High schoolers from Brevard County will head to Tallahassee next week to ask lawmakers to impose stricter regulations on vaping companies, to address the surge in discipline problems they’ve seen in their schools.
At Tuesday night’s school board meeting, student government leaders presented their plan requesting legislators to require vaping companies to disclose the ingredients in e-liquid they sell, and require them to provide money for anti-vaping education through organizations like Tobacco Free Florida.
Bills to curtail vaping among youth have so far met support in the Florida Legislature, including Senate Bill 1618 that would raise the minimum legal age to buy tobacco products including e-cigarettes from 18 to 21, and prohibit selling tobacco products in vending machines. Another, House Bill 7027, would ban vaping in indoor workplaces.
“If you don’t think kids are getting addicted at 12,13 and 14, you are wrong,” Melbourne Republican Sen. Debbie Mayfield said at a hearing earlier this month. “If we don’t stop our young kids now from getting it, it is going to get worse. They are marketing this product to our kids. We need to save the future of our own young people, and keep this product out of their hands.”
The U.S. Surgeon General declared vaping among youths an epidemic in December. More than 3 million high school students in the United States vape, according to the Centers for Disease Control and Prevention.
Leaders in the Brevard school district have said the new trend is an epidemic in local schools as well.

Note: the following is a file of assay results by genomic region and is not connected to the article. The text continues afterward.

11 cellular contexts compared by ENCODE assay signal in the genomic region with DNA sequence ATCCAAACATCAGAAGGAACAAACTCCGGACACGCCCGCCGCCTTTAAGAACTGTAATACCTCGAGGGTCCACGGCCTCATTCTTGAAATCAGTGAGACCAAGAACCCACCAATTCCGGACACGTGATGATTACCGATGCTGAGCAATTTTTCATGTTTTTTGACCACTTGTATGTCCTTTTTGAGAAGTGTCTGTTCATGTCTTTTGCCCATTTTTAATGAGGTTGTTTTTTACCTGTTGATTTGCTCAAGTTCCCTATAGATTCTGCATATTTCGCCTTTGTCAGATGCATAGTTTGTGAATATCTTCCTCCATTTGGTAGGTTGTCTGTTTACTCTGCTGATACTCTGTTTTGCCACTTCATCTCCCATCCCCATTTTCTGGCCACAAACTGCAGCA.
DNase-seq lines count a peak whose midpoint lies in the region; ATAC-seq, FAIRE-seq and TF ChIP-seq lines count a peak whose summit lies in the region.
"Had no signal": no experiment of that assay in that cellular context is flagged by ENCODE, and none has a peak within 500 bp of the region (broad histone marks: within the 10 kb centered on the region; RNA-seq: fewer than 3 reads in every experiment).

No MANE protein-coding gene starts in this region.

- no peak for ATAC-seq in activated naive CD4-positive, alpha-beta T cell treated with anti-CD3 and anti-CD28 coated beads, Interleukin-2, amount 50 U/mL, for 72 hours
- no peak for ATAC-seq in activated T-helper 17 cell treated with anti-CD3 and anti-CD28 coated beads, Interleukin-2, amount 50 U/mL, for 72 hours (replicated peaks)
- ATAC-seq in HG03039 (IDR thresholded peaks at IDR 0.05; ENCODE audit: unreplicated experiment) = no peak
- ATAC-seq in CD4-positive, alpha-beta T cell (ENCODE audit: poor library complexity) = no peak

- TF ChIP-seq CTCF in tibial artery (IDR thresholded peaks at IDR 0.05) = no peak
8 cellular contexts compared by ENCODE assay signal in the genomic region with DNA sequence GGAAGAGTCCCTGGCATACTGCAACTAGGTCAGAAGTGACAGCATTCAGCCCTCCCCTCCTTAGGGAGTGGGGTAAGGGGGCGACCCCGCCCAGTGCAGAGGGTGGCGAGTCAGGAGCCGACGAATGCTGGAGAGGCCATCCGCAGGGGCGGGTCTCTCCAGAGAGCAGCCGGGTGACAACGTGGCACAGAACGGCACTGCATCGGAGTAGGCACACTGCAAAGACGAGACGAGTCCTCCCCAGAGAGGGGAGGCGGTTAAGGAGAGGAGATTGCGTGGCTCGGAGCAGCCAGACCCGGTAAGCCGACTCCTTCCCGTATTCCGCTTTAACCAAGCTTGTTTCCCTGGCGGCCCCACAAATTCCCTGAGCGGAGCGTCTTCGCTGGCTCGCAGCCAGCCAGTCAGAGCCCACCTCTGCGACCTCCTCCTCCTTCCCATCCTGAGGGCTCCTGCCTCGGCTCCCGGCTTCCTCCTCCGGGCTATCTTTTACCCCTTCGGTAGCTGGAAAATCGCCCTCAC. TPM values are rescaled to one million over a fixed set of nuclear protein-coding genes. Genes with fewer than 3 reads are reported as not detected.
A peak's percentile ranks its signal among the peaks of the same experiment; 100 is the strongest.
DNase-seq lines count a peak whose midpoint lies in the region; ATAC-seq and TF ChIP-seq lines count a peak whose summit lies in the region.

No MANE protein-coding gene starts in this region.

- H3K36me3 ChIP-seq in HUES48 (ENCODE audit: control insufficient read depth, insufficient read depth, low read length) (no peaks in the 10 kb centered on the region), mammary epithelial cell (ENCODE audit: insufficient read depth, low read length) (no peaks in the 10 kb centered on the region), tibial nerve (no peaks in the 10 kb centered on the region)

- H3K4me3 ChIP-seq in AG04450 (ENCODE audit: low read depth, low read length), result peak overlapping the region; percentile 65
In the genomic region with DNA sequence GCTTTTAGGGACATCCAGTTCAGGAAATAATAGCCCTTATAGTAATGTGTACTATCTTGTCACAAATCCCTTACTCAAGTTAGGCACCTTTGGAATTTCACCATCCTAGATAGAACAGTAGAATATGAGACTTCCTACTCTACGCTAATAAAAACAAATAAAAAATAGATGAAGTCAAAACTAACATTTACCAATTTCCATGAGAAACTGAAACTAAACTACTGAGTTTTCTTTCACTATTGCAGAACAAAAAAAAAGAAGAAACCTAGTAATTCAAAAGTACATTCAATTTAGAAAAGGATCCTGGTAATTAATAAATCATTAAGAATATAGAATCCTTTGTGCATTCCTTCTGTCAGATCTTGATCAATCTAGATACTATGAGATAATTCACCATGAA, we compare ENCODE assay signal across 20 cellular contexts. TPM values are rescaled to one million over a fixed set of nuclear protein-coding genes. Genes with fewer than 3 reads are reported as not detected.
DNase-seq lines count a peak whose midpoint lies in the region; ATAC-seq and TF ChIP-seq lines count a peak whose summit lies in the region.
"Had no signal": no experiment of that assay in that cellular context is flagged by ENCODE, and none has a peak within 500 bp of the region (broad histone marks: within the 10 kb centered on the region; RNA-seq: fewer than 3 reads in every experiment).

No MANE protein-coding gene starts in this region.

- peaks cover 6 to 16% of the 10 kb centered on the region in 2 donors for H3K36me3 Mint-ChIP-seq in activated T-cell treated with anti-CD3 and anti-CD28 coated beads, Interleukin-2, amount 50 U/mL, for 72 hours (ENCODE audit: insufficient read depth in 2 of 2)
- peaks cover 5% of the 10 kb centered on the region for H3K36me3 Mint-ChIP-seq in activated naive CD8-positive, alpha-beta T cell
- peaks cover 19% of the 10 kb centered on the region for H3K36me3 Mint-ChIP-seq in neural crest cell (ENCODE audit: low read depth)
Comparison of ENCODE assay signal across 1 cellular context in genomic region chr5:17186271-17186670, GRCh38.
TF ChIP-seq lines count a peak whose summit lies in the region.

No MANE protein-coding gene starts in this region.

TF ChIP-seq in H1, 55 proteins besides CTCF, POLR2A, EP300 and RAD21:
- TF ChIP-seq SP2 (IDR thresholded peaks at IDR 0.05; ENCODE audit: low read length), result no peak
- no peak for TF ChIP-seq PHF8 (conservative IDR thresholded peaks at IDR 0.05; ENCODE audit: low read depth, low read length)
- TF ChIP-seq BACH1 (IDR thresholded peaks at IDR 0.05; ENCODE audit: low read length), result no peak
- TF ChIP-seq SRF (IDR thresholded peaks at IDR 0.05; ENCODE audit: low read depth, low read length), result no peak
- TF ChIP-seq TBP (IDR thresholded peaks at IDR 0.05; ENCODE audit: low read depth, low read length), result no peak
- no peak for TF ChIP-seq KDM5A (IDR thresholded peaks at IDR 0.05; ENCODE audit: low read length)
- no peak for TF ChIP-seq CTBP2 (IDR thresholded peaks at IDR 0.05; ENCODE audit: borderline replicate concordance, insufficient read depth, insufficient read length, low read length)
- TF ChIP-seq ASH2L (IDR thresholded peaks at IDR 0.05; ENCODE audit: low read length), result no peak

“It’s a huge issue,” said school board chair Tina Descovich. “Your everyday, normal, average kids are sticking THC oil in [the vape pens] and bringing them to school and getting expelled.”
An article by FLORIDA TODAY published in January found that vaping has led to widespread discipline problems.
If a student is caught with a vape pen with nicotine they are given a day of out-of-school suspension. If they’re caught with a vape pen with cannabis oil or THC oil they may face felony charges and be transferred to an alternative learning center, a facility usually reserved for students with serious behavioral problems.
The number of referrals given this year for tobacco possession at Brevard schools is five times that of last year, from 43 to 224. Suspensions are up from 40 to 206, according to data from the district.
Referrals for drug possession, including electronic cigarettes with cannabis oil, are up from 33 to 66, and suspensions from 33 to 68. Sixty students were expelled and transferred to alternative learning centers.
To address the growing problem, the school district has hosted parent information nights and student assemblies, and partnered with the sheriff’s office and city police departments to hand out citations and bring in drug-sniffing dogs to schools.
Student government officials will travel to Tallahassee April 4 to present their proposal to legislators.
Caroline Glenn/Florida Today